During the October 16, 2016, Montenegrin parliamentary elections, multiple media and government websites—including the website of Montenegro’s top nongovernmental election observer and sites affiliated with the governing Democratic Party of Socialists, which campaigned on further alignment with NATO—were targets of denial-of-service attacks. Despite allegations of Russian involvement, the Kremlin denied any connection. In April 2017, the week that President Trump signed ratification papers officiating Montenegro’s entrance into NATO, the U.S. government said there were “credible reports” that Russia tried to interfere with Montenegro’s elections.

France 2017

Two days before the second round of voting in France’s 2017 presidential election, then-candidate Emmanuel Macron’s En Marche party released a statement saying it was “the victim of a massive, coordinated act of hacking” as hackers released nine gigabytes of stolen emails from the left-leaning candidate’s campaign. Trend Micro, a security firm, had said in April that a known group of hackers, which it called Pawn Storm, had targeted Macron’s campaign in a phishing attack. U.S. intelligence agencies and cybersecurity firms said that Pawn Storm was the group also known as Fancy Bear and APT 28, an arm of Russian intelligence and one of two Russian government–linked entities that targeted the Democratic National Committee during the 2016 U.S. election.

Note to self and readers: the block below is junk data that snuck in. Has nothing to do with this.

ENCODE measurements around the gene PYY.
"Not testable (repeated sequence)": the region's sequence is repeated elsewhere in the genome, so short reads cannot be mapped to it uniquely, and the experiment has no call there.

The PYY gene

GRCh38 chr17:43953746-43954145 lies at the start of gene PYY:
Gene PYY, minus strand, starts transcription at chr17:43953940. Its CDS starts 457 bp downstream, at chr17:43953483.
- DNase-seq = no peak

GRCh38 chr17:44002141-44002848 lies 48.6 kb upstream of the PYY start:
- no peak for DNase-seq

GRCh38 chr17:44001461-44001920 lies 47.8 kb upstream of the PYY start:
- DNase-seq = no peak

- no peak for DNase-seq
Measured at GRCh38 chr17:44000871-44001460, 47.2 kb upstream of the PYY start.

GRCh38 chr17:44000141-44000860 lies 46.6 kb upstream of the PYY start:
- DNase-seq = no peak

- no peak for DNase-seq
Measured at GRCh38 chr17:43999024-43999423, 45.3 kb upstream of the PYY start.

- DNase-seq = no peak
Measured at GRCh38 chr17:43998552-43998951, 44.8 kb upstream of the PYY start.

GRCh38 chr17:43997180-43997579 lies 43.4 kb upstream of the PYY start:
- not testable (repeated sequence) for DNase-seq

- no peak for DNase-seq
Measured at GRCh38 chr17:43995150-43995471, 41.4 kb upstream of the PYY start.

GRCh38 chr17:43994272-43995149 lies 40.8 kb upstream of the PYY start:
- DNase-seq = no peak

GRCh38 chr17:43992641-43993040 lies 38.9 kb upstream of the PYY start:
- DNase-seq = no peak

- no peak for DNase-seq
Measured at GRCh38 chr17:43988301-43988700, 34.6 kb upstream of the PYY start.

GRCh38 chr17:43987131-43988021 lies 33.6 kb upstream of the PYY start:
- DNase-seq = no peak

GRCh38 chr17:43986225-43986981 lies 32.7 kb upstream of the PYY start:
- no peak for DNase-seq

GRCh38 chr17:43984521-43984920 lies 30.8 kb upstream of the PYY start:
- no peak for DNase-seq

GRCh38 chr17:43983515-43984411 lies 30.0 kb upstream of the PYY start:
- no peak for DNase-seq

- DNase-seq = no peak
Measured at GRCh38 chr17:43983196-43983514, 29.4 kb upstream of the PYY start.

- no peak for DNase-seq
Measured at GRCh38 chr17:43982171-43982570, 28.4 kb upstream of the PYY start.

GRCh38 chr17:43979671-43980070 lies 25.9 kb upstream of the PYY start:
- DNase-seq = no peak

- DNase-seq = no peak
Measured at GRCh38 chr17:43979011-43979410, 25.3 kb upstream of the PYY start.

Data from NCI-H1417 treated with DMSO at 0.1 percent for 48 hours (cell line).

These examples are non-exhaustive of the suspected Russian activity related to foreign elections over the past three years. They are intended to illustrate the breadth of activity of a single, committed nation state. They demonstrate that the election-security challenge is vast and that an effective policy response will require a range of technical, as well as domestic and international policy solutions.

Domestic Policy Considerations

To develop solutions, Congress must account for the domestic constitutional and political landscape. In the United States, state and local governments, rather than the federal government, primarily administer elections. The Elections Clause of the Constitution vests the states with regulatory power over elections, but allows Congress to “at any time by Law make or alter such Regulations….”